6

I may look like a total idiot with such a question but nothing came up when I searched it, so I guess why not. Here is my problem:

I'm doing the UML work for a C++ game, that will feature animals and races.
First, I have one abstract class Entity, and three inherited classes Human, Dog, and Cat.
Now let's say I want to add a new sort of species, the Droids for example, in a way that there are three new classes: DroidHuman, DroidDog and DroidCat. That's three new classes to create for one new race, and if I want to add the people of the Void, that will be three more classes to create.

Instead of doing this, I'd rather have some kind of design pattern that allows me to stick with the three original classes and only these: Human, Dog and Cat.
A normal dog and a droid dog would both be instances of the Dog class that inherits from Entity. There would also be a Normal super class and a Droid super class. The difference between a normal dog and a droid dog would be that they inherit from EITHER Normal OR Droid.

I know I'm kind of asking the impossible but I guessed there would be a similar way to do this that I might not be aware of.
I first thought of the factory pattern, but I can't think of any way it would fix my problem.
The only other way I found to avoid this huge mess, is to add an attribute like boolean isDroid = true; for each new race. But I am not pleased with modifying existing code to fit new stuff.

I can't be the only one to have faced that problem, am I?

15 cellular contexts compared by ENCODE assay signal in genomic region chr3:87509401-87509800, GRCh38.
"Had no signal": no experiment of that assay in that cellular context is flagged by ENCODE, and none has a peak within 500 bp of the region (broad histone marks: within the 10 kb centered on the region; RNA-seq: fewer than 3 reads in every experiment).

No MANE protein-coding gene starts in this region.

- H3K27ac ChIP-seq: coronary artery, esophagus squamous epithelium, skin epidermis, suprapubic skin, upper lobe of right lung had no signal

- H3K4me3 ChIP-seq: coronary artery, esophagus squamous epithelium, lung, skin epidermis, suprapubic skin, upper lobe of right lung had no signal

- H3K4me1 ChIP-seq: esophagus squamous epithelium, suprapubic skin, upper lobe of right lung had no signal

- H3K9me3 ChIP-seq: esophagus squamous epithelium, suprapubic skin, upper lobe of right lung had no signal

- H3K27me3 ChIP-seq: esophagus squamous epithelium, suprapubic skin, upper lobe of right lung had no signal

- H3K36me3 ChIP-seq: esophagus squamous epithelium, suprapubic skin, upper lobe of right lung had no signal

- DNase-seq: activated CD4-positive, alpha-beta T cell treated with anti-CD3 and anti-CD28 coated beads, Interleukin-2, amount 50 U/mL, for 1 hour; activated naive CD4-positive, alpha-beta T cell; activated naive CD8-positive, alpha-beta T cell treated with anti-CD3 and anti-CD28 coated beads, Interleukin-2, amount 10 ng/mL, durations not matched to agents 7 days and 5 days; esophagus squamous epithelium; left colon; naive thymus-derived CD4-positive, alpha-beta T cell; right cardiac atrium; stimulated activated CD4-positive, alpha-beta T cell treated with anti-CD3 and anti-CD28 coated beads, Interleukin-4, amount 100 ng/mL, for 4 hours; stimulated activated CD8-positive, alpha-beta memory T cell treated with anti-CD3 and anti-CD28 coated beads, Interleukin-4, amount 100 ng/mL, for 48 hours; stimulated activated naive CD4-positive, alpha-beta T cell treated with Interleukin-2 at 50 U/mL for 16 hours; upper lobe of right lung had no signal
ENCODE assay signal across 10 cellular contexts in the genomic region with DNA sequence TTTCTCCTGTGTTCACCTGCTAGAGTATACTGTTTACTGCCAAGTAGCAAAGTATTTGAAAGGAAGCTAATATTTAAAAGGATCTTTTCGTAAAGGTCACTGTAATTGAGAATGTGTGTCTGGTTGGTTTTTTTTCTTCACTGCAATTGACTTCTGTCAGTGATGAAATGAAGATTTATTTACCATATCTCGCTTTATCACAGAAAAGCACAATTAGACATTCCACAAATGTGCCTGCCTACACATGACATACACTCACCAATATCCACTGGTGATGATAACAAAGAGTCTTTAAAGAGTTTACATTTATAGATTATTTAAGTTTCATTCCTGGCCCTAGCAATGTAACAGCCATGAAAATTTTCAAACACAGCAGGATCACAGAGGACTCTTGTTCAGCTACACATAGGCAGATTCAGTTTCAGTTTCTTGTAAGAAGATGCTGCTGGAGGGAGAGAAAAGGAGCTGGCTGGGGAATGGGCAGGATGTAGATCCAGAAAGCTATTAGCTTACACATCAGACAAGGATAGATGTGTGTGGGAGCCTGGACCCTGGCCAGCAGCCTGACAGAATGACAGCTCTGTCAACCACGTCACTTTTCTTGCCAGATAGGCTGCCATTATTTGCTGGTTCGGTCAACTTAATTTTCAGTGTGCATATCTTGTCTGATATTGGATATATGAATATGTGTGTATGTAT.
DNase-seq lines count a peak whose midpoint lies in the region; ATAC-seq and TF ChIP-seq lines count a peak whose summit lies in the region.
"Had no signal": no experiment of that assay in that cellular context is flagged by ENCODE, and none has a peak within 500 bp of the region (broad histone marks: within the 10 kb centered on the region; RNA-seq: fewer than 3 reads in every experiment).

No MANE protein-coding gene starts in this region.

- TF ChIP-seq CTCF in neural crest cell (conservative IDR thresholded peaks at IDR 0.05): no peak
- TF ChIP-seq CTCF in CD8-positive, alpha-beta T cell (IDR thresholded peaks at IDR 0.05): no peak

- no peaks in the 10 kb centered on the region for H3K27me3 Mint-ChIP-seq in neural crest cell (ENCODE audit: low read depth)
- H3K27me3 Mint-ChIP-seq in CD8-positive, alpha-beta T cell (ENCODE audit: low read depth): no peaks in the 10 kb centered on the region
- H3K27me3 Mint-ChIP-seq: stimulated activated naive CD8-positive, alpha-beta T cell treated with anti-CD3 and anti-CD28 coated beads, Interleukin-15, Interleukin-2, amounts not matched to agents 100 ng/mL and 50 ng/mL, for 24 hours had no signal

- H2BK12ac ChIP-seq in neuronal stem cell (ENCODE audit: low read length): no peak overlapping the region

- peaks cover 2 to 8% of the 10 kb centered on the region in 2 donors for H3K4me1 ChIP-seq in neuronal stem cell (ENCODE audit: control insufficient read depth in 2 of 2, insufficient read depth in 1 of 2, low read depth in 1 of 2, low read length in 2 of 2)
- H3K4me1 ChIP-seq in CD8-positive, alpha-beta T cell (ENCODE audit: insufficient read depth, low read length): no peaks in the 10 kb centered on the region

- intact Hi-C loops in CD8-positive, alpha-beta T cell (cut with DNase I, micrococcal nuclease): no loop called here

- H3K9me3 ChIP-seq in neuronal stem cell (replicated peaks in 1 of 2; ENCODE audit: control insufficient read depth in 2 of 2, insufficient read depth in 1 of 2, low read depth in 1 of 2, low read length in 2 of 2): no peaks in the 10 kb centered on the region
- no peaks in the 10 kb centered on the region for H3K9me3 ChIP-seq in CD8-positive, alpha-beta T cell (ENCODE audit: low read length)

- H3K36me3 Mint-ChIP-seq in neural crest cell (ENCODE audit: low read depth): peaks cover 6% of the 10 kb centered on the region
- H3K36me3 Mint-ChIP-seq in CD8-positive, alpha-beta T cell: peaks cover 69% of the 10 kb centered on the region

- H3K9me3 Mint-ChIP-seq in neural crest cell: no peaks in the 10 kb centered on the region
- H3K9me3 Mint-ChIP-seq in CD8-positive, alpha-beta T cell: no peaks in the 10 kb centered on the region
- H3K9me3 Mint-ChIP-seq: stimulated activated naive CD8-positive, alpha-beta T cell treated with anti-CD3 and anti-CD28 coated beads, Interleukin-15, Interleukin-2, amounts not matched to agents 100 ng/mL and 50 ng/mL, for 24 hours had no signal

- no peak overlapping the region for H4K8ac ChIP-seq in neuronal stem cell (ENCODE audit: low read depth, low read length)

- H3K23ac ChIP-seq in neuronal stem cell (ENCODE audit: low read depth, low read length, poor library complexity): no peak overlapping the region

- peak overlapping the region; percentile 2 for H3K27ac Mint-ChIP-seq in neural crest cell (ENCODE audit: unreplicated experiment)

Any help is appreciated. Many thanks.

4

I would probably use the strategy pattern for the Normal vs. Droid classes. In C++ this is typically implemented as a template parameter:

class Normal {};

class Droid {};

template <class T>
class Entity {
    virtual void ~Entity() {}
};

template <class T>
class Human : public Entity {
};

template <class T>
class Dog : public Entity {
};

template <class T>
class Cat : public Entity {
};

Now you can instantiate a (Cat|Dog|Human)<Droid | Normal>. Essentially you have a rectangular matrix, where you have to write one class for each row and another for each column, and you can instantiate one over the other to produce a new class for the intersection of each row with each column.

You write M classes + N templates, and get M*N possible instantiations.

  • This is exactly the kind of syntax I was looking for. I will dig as well as the above answer. Thank you! – qreon Aug 17 '16 at 12:50
  • Are you sure Entity should be a template too? – Deduplicator Aug 21 '16 at 8:00
5

I would use the decorator pattern to avoid the classes' exponentiation

class Entity
{
    public:
        virtual void walk() = 0;
};

class Human: public Entity
{
    public:
        void walk()
        {
            //one human step
        }
};

class Dog: public Entity
{
    public:
        void walk()
        {
            //one dog step
        }
};

class Droid: public Entity
{
    private:
        Entity* origin;

    public:
        Droid(Entity* origin)
        {
            this->origin = origin;
        }

        void walk()
        {
            //initialize engine in order to be able to move

            origin->walk(); //walk as a normal one
        }
};

Usage

Entity* human = new Human();
Entity* dog = new Dog();
Entity* humanDroid = new Droid(human);
Entity* dogDroid = new Droid(dog);
  • 1
    Thank you I will dig that. Isn't it weird to say that the Droid contains a Human and thus he is a Human Droid? – qreon Aug 17 '16 at 12:48
  • 2
    @qreon I would rather explain that as "a droid with human capabilities and appearance". – Spotted Aug 17 '16 at 13:05
1

If you want to keep the same classes for droids and normals, it means that they would share the interface. All depends then how the behavior of a droid vs. a normal should be different:

  • The decorator proposed by Spotted is a nice alternative if your entities all share the same interface (e.g. walk()). However it would not suit your need if different entities would have different interfaces (e.g. talk() for human bark() for dogs)